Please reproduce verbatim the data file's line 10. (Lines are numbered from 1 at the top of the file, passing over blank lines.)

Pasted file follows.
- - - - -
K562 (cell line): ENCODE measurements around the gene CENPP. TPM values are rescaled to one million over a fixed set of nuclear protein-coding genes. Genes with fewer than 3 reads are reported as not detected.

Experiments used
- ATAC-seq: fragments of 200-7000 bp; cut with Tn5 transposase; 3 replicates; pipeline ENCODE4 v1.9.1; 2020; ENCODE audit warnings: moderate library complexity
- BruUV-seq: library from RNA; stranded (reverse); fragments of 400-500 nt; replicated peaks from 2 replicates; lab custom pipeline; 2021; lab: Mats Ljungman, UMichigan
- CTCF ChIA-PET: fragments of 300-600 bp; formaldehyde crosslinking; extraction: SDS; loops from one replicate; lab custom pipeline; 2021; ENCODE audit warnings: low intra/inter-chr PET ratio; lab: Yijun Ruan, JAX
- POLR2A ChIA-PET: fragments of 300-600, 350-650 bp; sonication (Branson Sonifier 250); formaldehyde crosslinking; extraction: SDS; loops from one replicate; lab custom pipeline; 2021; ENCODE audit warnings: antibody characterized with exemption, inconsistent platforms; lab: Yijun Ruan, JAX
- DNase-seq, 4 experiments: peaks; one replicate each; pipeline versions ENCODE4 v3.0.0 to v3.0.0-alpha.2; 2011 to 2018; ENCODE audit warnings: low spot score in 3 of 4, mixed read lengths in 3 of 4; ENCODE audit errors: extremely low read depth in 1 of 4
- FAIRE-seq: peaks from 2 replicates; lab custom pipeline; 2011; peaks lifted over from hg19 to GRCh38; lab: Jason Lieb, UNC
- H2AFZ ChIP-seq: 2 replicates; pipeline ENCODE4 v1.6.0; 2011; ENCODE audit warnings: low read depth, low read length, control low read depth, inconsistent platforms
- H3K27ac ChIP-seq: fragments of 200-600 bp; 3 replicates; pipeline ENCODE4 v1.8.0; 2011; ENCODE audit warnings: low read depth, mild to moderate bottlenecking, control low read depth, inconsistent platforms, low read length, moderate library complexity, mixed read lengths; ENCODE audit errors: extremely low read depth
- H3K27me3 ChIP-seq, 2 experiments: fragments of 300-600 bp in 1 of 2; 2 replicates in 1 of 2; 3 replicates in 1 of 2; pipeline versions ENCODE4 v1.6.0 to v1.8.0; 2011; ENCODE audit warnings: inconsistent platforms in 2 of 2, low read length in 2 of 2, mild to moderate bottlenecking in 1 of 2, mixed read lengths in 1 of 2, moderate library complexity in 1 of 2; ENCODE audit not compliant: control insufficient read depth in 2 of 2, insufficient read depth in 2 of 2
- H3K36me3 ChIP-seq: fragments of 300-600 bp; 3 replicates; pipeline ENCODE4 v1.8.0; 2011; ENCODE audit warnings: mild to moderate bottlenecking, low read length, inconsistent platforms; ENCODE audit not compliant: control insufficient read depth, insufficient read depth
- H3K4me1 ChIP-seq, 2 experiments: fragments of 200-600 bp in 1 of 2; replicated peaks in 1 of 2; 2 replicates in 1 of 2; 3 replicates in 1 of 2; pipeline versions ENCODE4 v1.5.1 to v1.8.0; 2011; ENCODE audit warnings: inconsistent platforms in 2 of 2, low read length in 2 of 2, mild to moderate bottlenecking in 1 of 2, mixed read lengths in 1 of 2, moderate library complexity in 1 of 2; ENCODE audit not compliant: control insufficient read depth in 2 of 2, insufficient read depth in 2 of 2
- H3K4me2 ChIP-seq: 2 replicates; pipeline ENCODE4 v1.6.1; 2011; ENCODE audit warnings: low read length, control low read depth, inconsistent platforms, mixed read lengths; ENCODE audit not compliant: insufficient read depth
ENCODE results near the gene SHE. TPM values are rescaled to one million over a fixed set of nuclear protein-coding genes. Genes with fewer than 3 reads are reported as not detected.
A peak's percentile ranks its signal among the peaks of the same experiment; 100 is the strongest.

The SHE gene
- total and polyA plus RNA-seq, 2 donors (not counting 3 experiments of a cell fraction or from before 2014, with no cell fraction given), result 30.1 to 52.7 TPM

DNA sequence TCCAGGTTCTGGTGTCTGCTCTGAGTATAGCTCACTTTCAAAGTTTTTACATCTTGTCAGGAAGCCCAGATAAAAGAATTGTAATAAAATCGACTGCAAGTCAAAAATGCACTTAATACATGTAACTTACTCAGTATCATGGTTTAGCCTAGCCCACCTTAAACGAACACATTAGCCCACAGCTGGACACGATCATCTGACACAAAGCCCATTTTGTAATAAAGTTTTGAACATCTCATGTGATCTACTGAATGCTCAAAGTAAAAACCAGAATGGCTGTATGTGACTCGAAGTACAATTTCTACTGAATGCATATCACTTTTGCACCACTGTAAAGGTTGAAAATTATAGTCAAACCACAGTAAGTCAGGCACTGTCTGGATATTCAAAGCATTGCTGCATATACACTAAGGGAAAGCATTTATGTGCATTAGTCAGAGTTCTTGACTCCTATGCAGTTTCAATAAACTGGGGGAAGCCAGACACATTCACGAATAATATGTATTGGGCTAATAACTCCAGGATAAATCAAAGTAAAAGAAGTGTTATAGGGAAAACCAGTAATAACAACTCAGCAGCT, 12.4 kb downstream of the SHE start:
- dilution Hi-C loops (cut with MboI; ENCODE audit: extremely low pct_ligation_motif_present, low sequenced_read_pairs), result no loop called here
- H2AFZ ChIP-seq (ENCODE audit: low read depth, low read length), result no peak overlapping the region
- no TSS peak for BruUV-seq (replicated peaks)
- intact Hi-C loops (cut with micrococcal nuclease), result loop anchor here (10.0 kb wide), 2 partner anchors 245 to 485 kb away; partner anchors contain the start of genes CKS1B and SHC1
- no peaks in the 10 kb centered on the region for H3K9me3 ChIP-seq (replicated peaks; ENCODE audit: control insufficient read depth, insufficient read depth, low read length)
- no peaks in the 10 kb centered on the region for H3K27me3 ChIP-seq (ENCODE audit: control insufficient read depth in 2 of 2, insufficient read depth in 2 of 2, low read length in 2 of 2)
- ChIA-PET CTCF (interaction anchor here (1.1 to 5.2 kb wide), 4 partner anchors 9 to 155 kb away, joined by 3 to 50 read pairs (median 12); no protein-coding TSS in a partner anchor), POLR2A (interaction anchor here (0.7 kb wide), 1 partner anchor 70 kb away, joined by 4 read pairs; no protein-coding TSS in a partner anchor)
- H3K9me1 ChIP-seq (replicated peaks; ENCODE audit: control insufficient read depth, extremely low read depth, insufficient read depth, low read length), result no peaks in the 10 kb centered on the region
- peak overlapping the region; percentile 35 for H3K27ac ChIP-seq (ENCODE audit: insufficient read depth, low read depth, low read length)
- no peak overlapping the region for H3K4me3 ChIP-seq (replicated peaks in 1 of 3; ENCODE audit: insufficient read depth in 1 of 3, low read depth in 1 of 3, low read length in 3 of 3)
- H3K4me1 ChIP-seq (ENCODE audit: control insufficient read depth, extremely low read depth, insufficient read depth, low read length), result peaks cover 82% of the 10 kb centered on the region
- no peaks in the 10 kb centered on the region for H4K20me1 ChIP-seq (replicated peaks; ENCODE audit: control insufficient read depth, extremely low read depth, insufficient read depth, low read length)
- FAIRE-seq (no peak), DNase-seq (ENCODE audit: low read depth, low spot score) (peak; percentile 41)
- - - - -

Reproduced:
- H3K27ac ChIP-seq: fragments of 200-600 bp; 3 replicates; pipeline ENCODE4 v1.8.0; 2011; ENCODE audit warnings: low read depth, mild to moderate bottlenecking, control low read depth, inconsistent platforms, low read length, moderate library complexity, mixed read lengths; ENCODE audit errors: extremely low read depth